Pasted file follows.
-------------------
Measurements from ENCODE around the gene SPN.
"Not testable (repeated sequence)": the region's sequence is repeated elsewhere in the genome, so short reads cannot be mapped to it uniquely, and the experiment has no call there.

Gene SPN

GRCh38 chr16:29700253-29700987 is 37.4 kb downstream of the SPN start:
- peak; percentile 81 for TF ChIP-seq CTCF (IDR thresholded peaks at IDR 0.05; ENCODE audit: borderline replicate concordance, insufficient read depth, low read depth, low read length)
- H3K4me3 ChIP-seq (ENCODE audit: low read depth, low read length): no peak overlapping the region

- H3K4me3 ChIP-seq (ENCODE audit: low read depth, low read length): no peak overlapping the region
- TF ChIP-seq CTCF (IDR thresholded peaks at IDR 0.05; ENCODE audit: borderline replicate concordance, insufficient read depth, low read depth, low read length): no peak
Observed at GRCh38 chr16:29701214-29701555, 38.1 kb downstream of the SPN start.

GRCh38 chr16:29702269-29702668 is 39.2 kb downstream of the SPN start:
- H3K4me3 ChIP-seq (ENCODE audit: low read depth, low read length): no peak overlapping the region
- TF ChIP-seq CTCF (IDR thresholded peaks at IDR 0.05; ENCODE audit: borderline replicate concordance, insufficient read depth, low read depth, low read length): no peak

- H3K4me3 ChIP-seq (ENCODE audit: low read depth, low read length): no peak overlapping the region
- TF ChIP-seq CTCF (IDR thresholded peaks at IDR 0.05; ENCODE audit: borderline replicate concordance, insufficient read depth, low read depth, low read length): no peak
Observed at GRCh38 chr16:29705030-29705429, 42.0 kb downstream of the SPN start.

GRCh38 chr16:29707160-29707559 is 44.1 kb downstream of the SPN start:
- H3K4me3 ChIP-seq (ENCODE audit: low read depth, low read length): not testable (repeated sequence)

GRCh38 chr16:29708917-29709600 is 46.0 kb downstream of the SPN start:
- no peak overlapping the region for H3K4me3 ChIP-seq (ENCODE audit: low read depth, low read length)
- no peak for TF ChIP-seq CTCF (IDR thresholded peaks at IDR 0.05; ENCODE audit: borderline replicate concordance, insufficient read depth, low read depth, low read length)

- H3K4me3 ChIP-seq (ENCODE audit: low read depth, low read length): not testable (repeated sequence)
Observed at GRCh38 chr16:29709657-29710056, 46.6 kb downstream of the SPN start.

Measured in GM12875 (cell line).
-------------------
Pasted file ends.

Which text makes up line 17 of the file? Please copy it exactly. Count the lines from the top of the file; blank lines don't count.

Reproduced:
- H3K4me3 ChIP-seq (ENCODE audit: low read depth, low read length): not testable (repeated sequence)